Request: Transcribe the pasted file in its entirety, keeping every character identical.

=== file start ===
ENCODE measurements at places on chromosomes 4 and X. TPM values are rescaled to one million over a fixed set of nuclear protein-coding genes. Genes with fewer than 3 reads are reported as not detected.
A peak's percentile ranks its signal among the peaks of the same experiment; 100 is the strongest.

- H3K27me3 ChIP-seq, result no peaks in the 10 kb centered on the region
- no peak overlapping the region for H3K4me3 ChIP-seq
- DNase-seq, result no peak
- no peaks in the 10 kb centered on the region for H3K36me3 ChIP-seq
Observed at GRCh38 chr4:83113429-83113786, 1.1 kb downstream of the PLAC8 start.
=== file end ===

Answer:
ENCODE measurements at places on chromosomes 4 and X. TPM values are rescaled to one million over a fixed set of nuclear protein-coding genes. Genes with fewer than 3 reads are reported as not detected.
A peak's percentile ranks its signal among the peaks of the same experiment; 100 is the strongest.

- H3K27me3 ChIP-seq, result no peaks in the 10 kb centered on the region
- no peak overlapping the region for H3K4me3 ChIP-seq
- DNase-seq, result no peak
- no peaks in the 10 kb centered on the region for H3K36me3 ChIP-seq
Observed at GRCh38 chr4:83113429-83113786, 1.1 kb downstream of the PLAC8 start.